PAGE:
I-Team investigates: Pain clinic says lab "gouging our customers" with $4,400 bill
If you've ever tried to straighten out a medical bill, you can certainly relate to what a Hoover couple is facing. They're on the hook for more than $4,000 in lab tests not covered by insurance. The Rogers asked the I-Team to look into their case and warn others who may face the same bills.
Judy Rogers lives with pain. She's had neck surgery and suffers from back pain and arthritis. Pain medication offers some relief, but that relief turned into a nightmare when she got two lab bills which totalled nearly $2,200 each. For those same tests, her health insurer Blue Cross Blue Shield of Alabama only pays $52.
"This is ridiculous what they're charging," says Rogers. But if they don't pay up their credit will take a big hit.
Doctors order toxicology screens to monitor powerful painkillers, to make sure they're not abused or misused by patients. Rogers had tests on five of her six visits, over six months to Alabama Pain Physicians in Vestavia. Three were covered by her insurance, two were not.
"Everybody's pointing fingers. It goes on and on like a nightmare," explains Rogers. Blue Cross Blue Shield of Alabama says it covers "four random drug tests per year, for chronic pain patients." It adds patients should be familiar with their policy or "ask their provider who should be aware of our policy." Doctors can ask for additional testing.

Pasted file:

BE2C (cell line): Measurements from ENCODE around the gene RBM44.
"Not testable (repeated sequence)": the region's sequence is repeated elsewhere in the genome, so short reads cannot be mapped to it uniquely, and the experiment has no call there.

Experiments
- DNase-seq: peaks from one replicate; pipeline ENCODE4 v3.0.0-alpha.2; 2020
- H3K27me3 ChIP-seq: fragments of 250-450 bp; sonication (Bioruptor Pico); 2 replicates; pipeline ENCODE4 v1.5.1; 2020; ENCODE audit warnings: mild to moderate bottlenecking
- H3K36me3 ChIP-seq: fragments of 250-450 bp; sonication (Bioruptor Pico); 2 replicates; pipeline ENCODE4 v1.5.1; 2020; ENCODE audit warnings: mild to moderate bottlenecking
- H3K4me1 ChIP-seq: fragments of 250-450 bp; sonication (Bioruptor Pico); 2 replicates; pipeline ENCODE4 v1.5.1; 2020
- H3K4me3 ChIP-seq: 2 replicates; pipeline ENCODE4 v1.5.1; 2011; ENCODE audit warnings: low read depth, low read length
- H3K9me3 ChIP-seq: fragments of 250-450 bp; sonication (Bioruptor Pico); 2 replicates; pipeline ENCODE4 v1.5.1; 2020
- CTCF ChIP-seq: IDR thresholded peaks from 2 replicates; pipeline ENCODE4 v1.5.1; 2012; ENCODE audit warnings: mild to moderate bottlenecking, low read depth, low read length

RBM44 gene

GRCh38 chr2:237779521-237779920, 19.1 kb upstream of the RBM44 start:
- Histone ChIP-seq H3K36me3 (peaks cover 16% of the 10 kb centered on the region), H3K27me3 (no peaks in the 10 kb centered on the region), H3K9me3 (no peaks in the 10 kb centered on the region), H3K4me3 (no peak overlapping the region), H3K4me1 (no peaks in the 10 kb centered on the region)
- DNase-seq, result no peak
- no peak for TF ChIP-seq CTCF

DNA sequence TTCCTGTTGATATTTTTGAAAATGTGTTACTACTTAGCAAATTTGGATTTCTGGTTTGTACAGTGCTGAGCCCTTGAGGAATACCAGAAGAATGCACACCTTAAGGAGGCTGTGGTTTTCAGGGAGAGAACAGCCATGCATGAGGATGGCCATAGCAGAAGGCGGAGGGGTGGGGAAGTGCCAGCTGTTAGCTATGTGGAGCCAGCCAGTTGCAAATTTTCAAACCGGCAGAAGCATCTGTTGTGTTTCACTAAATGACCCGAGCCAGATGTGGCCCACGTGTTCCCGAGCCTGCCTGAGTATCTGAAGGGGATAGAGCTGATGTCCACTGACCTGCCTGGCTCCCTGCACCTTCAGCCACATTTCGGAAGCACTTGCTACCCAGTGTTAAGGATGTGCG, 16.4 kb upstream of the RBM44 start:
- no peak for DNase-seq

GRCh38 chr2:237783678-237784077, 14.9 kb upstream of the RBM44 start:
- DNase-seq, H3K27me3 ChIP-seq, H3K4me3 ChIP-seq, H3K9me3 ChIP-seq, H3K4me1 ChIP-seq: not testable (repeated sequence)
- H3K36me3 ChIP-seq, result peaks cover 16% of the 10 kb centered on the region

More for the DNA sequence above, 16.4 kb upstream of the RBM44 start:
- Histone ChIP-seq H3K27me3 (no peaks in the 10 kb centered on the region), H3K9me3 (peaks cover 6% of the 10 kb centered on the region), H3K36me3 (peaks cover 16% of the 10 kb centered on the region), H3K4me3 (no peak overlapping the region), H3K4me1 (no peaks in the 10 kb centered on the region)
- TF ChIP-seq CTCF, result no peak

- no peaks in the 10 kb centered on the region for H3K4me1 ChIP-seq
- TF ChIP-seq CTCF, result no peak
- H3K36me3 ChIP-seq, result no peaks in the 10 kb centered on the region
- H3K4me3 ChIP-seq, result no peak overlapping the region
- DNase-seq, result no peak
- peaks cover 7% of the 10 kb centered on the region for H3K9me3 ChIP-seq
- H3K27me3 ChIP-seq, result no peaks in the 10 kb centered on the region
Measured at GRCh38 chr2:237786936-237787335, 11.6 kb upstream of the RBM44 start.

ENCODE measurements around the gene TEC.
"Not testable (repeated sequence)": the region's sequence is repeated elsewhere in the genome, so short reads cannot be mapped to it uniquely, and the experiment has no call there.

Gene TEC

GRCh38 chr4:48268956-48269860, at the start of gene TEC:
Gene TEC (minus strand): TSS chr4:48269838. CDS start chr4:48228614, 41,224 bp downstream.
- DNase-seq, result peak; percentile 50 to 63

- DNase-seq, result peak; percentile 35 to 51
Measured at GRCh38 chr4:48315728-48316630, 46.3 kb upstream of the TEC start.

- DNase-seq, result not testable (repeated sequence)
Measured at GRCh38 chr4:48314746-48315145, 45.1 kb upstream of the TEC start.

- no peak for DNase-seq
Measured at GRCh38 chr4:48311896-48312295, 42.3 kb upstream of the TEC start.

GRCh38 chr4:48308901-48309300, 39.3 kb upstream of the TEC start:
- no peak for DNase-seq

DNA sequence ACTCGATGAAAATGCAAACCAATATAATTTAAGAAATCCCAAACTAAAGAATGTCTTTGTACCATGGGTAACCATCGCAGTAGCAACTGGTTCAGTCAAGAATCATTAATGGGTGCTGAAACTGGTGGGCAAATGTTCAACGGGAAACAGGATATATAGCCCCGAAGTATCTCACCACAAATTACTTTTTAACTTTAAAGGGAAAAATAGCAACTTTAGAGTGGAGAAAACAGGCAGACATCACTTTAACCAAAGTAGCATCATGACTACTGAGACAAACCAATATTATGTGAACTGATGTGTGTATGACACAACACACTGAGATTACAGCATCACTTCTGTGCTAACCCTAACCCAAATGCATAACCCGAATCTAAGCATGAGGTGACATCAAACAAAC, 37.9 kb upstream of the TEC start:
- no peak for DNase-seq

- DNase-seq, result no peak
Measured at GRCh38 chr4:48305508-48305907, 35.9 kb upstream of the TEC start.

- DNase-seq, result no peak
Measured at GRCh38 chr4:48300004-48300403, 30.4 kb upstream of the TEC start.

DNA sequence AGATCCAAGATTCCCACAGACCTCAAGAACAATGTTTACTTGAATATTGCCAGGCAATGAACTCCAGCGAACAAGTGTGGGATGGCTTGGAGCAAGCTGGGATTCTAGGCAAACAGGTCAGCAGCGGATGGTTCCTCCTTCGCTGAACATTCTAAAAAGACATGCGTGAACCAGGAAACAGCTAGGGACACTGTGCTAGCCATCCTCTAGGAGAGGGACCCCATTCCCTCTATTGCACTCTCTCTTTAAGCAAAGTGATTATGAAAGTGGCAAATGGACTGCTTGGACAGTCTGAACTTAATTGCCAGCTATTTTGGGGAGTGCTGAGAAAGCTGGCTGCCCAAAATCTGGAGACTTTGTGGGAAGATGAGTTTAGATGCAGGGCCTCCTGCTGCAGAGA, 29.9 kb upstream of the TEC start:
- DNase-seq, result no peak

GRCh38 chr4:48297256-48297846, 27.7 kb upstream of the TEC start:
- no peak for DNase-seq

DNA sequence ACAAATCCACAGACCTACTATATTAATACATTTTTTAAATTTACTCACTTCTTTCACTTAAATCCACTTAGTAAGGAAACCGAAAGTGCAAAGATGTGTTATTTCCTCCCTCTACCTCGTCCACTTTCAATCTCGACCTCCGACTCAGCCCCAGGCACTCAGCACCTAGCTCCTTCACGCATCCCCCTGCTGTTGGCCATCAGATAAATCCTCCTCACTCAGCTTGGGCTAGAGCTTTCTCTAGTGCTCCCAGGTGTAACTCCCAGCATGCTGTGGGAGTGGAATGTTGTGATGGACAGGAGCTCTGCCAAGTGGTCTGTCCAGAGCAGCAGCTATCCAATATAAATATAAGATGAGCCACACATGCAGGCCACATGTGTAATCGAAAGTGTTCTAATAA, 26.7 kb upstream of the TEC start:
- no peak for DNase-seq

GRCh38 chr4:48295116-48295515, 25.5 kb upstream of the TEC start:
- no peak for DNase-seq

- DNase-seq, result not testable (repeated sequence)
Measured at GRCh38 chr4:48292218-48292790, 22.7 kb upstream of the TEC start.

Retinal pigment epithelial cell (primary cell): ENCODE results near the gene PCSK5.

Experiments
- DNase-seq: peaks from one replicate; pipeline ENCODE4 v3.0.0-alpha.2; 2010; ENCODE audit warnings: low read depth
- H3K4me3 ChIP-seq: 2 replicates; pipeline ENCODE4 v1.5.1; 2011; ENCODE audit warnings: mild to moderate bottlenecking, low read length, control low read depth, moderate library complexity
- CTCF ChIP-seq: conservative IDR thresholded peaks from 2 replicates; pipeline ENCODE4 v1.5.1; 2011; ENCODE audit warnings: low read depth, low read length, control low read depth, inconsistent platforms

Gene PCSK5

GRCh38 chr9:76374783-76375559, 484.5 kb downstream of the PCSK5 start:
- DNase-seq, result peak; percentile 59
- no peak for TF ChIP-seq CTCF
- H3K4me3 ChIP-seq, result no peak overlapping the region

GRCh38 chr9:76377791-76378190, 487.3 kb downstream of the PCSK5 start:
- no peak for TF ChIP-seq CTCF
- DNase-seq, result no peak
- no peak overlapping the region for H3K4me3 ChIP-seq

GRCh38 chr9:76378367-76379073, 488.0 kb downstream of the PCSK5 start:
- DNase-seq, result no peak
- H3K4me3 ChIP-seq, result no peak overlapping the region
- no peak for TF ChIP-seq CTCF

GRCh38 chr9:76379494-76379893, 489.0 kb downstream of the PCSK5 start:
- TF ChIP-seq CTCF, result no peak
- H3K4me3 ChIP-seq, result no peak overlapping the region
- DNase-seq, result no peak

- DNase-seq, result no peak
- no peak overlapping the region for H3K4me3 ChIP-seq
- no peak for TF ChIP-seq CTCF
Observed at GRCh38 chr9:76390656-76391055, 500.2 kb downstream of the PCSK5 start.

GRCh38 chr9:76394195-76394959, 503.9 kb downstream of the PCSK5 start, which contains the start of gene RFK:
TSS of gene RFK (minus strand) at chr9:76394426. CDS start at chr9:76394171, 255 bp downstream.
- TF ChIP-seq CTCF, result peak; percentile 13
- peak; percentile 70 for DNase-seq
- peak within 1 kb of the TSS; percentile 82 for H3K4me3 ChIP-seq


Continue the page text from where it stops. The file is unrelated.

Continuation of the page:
The lab, Quest Diagnostics, told us "every patient has different policies" and they don't know the details. A rep says Blue Cross can request a discount or patients can get on a payment plan.
"As a national company, Quest has some moral need to make it easier for people to survive," remarks Judy's husband Rick Rogers. ABC3340 News visited Alabama Pain Physicians in Vestavia. We wanted to ask why so many toxicology screens were ordered on Judy Rogers who appeared to be a low risk for drug abuse or misuse. No one was onsite to speak with us.
But in a written statement, Medical Director Ty Thomas says many patients were "receiving outlandish bills from Quest." They said the company was "gouging our patients" and the clinic has found another lab to use from now on.
Thomas was critical of Blue Cross Blue Shield policies saying "changes to curtail expenses ...makes for a difficult environment to keep patients safe." Thomas says the screens are random. "We have been in practice since 2009 and have zero overdose deaths," adds Thomas in an email to ABC3340 News.
The Rogers say they feel trapped and have paid the first bill. "People take advantage of a situation where nobody can fight back; that's not right," says Rick Rogers.
Judy Rogers has filed an appeal to Blue Cross Blue Shield. Consumers may also file complaints with the State Insurance Department in Montgomery. Bottomline know all the details of your policy, it can change from year to year.